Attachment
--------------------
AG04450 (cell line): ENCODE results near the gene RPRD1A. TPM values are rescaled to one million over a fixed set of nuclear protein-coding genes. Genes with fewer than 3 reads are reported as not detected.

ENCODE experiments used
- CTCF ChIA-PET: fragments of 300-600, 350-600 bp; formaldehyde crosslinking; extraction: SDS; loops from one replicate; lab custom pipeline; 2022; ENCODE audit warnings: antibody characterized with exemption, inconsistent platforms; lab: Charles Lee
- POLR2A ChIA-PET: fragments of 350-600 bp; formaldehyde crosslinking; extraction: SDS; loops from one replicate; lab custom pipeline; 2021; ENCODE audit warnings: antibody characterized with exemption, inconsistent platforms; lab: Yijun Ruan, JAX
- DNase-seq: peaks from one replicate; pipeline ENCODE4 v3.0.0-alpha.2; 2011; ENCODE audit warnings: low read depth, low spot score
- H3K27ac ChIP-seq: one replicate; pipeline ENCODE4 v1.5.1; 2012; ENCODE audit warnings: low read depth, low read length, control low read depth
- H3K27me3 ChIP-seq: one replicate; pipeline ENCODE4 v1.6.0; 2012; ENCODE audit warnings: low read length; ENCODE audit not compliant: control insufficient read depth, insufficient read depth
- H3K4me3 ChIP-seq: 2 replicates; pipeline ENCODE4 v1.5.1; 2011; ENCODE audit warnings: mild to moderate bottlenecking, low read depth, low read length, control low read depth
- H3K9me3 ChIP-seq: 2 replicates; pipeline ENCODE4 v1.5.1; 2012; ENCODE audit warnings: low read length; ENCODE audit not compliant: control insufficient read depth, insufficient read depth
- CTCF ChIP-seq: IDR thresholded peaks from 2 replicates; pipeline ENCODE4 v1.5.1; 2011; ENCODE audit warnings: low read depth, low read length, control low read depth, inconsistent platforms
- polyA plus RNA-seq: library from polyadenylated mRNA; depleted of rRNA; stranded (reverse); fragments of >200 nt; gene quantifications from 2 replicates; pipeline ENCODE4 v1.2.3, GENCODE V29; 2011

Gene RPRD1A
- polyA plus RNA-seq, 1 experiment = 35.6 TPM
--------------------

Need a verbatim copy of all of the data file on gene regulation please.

AG04450 (cell line): ENCODE results near the gene RPRD1A. TPM values are rescaled to one million over a fixed set of nuclear protein-coding genes. Genes with fewer than 3 reads are reported as not detected.

ENCODE experiments used
- CTCF ChIA-PET: fragments of 300-600, 350-600 bp; formaldehyde crosslinking; extraction: SDS; loops from one replicate; lab custom pipeline; 2022; ENCODE audit warnings: antibody characterized with exemption, inconsistent platforms; lab: Charles Lee
- POLR2A ChIA-PET: fragments of 350-600 bp; formaldehyde crosslinking; extraction: SDS; loops from one replicate; lab custom pipeline; 2021; ENCODE audit warnings: antibody characterized with exemption, inconsistent platforms; lab: Yijun Ruan, JAX
- DNase-seq: peaks from one replicate; pipeline ENCODE4 v3.0.0-alpha.2; 2011; ENCODE audit warnings: low read depth, low spot score
- H3K27ac ChIP-seq: one replicate; pipeline ENCODE4 v1.5.1; 2012; ENCODE audit warnings: low read depth, low read length, control low read depth
- H3K27me3 ChIP-seq: one replicate; pipeline ENCODE4 v1.6.0; 2012; ENCODE audit warnings: low read length; ENCODE audit not compliant: control insufficient read depth, insufficient read depth
- H3K4me3 ChIP-seq: 2 replicates; pipeline ENCODE4 v1.5.1; 2011; ENCODE audit warnings: mild to moderate bottlenecking, low read depth, low read length, control low read depth
- H3K9me3 ChIP-seq: 2 replicates; pipeline ENCODE4 v1.5.1; 2012; ENCODE audit warnings: low read length; ENCODE audit not compliant: control insufficient read depth, insufficient read depth
- CTCF ChIP-seq: IDR thresholded peaks from 2 replicates; pipeline ENCODE4 v1.5.1; 2011; ENCODE audit warnings: low read depth, low read length, control low read depth, inconsistent platforms
- polyA plus RNA-seq: library from polyadenylated mRNA; depleted of rRNA; stranded (reverse); fragments of >200 nt; gene quantifications from 2 replicates; pipeline ENCODE4 v1.2.3, GENCODE V29; 2011

Gene RPRD1A
- polyA plus RNA-seq, 1 experiment = 35.6 TPM